Oh, what an ironic example of our society’s attitude toward aging.
And oh, how I wish I were making it up.
Excuse me while I point out something that everybody knows but nobody really wants to think about:
All of us will grow old.
Well, except those of us who won’t.
I’ve had two college-aged students diagnosed with cancer. And I just found out about yet another high school classmate who died before the age of 40.
You know what I’ve decided? A long life is a privilege, not a punishment.
But I don’t want to oversimplify. I’m very concerned about the quality of my life as I grow older, and I’m not looking forward to the inevitable physical changes. To be completely honest, I’m already seeing some changes I’m not thrilled about, and I’ve been thinking a lot about missed opportunities and whether there’s still time for a second chance.
As Lewis Richmond points out in Aging as a Spiritual Practice, we all have fears “of death, illness, losing one’s mind, losing one’s livelihood.”
Becoming mindful of our own aging process forces us to pay attention to our mortality and our disappointments, but it can also be an opportunity to pay attention to our accomplishments and to prioritize how we want to spend the remainder of our lives. We need to be willing to let go of our (possibly idealized) younger self and embrace who we are now.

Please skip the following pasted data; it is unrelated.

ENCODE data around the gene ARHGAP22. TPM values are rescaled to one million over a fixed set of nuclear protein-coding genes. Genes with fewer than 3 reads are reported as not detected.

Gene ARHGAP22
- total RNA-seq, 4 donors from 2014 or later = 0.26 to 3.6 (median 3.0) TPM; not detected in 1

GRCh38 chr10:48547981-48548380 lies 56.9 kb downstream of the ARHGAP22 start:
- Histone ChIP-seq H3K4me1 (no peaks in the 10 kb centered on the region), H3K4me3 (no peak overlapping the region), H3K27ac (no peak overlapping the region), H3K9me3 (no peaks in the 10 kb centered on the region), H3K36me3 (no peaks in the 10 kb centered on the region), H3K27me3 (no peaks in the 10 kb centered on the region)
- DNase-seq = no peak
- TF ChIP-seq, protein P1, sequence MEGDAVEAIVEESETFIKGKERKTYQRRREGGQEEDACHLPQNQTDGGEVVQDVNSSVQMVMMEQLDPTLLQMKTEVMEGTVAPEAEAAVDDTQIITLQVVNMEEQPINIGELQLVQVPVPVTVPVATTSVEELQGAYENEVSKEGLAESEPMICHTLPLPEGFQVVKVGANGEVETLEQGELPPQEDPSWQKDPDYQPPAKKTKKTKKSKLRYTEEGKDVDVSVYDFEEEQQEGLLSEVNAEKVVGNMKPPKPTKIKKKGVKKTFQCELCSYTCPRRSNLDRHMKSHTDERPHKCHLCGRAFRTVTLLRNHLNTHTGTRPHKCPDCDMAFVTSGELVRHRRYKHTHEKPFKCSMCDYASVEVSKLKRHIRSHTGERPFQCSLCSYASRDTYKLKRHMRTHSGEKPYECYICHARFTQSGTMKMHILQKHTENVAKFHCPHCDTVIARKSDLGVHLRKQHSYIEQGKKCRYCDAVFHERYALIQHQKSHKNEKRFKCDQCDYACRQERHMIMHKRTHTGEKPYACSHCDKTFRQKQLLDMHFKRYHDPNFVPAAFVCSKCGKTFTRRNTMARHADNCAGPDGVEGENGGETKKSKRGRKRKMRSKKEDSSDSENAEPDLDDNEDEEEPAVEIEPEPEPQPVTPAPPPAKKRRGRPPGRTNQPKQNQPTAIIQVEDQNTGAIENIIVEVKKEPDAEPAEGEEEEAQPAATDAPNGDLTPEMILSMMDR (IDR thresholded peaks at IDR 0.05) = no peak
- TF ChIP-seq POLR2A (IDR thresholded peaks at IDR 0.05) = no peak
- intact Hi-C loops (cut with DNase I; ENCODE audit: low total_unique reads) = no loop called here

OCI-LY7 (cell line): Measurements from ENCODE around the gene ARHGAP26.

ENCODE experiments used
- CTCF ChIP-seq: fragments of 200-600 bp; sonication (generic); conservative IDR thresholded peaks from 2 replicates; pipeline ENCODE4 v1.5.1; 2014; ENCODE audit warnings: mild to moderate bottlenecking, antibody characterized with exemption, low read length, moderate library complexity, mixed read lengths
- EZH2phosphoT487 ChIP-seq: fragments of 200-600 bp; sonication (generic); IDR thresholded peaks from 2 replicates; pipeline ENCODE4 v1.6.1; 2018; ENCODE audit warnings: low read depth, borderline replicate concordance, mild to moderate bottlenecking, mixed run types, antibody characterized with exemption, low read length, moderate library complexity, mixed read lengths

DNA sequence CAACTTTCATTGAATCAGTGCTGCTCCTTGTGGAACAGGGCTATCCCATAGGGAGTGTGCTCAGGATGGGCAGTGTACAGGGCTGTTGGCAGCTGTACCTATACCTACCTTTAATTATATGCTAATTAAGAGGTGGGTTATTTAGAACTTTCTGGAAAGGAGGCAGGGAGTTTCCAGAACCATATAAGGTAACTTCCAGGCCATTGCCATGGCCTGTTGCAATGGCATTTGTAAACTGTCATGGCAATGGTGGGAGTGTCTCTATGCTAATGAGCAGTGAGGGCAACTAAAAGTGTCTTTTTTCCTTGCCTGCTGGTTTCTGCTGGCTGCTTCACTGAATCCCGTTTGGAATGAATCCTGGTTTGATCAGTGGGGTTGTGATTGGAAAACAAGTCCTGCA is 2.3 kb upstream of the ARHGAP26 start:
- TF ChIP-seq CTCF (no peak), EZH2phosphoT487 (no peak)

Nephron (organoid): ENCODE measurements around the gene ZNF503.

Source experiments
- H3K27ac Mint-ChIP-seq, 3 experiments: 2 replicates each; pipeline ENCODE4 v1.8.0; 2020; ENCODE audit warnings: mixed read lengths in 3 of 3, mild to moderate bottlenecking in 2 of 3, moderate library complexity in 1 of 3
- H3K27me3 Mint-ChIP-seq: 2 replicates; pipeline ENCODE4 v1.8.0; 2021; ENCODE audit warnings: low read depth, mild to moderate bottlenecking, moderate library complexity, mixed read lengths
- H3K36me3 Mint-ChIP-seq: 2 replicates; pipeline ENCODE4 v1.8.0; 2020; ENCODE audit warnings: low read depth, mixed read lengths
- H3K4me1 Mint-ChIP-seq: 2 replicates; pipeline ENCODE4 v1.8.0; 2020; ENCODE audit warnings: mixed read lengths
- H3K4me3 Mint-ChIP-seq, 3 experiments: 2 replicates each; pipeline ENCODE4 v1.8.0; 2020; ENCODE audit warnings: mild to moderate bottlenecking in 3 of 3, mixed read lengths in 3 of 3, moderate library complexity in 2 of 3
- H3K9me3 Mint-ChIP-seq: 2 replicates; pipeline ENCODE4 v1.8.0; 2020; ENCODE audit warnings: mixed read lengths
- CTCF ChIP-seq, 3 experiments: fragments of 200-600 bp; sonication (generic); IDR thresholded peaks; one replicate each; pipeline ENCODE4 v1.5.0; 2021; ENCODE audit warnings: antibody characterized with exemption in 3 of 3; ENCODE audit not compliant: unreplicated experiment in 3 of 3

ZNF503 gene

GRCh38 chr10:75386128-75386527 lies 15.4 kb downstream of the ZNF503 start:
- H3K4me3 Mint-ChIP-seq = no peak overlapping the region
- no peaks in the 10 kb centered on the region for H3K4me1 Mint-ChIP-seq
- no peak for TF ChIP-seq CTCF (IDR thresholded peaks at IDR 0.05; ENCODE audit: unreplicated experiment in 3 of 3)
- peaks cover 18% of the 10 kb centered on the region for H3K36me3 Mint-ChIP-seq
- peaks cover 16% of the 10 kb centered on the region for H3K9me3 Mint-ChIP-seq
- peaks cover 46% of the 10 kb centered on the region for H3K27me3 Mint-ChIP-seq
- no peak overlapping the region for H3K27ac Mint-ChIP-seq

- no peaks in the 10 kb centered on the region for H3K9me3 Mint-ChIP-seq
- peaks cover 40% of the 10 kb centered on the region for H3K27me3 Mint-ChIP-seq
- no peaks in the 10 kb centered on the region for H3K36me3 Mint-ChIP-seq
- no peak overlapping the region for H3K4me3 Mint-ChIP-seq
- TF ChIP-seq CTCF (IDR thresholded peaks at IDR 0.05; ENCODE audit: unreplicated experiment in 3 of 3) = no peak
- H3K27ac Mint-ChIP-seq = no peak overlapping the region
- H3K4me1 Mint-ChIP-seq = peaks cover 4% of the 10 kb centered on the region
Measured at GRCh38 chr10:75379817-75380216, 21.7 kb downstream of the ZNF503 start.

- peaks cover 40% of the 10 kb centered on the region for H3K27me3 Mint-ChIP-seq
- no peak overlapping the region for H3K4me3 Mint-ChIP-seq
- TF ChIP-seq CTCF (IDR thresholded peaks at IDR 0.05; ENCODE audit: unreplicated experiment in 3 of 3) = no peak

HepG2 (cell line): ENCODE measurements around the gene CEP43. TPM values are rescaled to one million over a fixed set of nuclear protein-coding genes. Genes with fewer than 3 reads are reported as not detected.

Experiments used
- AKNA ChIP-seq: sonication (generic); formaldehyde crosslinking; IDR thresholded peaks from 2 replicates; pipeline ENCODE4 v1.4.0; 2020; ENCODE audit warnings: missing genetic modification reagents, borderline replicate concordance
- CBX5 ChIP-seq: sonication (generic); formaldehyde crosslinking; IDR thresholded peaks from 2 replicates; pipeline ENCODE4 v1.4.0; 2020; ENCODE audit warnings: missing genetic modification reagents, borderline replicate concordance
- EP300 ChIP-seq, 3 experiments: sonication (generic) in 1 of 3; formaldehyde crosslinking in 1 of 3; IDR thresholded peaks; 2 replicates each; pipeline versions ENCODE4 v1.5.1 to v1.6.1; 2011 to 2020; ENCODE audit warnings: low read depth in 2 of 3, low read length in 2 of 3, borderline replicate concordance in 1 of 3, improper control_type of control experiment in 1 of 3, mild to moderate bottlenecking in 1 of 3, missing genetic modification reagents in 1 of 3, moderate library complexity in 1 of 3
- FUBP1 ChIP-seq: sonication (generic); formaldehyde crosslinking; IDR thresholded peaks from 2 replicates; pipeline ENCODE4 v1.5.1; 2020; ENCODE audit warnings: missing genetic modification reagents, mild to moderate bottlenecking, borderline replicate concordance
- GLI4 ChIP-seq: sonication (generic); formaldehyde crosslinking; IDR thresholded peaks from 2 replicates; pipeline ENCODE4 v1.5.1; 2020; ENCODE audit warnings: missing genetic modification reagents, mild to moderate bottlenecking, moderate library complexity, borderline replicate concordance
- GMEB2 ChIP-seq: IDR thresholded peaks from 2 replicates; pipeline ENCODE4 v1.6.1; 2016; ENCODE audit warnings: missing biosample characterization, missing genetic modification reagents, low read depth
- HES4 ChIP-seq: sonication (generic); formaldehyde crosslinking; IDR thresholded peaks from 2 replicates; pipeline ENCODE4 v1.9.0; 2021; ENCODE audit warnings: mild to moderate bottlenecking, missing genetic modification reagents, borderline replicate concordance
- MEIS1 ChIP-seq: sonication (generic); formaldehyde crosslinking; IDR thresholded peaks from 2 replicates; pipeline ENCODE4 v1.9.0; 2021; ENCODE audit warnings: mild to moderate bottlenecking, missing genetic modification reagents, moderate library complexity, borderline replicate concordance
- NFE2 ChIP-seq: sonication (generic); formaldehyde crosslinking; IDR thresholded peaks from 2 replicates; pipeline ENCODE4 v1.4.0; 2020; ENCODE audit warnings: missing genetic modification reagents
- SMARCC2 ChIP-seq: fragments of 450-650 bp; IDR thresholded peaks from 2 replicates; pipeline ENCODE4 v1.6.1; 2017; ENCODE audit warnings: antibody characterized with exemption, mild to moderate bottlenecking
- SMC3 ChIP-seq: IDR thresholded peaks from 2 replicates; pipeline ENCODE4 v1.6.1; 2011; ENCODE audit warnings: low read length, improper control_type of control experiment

The key, Richmond says, is figuring out how to adapt to change rather than responding with denial or brooding. We need to “reflect on the meaning of all that we have done and the kind of person we have become and still want to be.”
This means figuring out both what brings us joy and how we can be of service to others. Most of us don’t live in traditional villages where there’s a built-in role for elders as advisors to the next generation of leaders. This doesn’t mean that there isn’t a role for elders, but we may need to create it ourselves. Reading Aging as a Spiritual Practice could be an excellent place to start.
In my grandparents’ retirement community, the more able-bodied residents volunteer to serve meals to the more infirm. They feel good about helping others, and they know that when their turn comes, there will be someone to help them.
A good model for the privileged retirees I mentioned in the first paragraph.
And for us all.
True Refuge (recommended book)
Yearnings: Embracing the Sacred Messiness of Life (recommended book)
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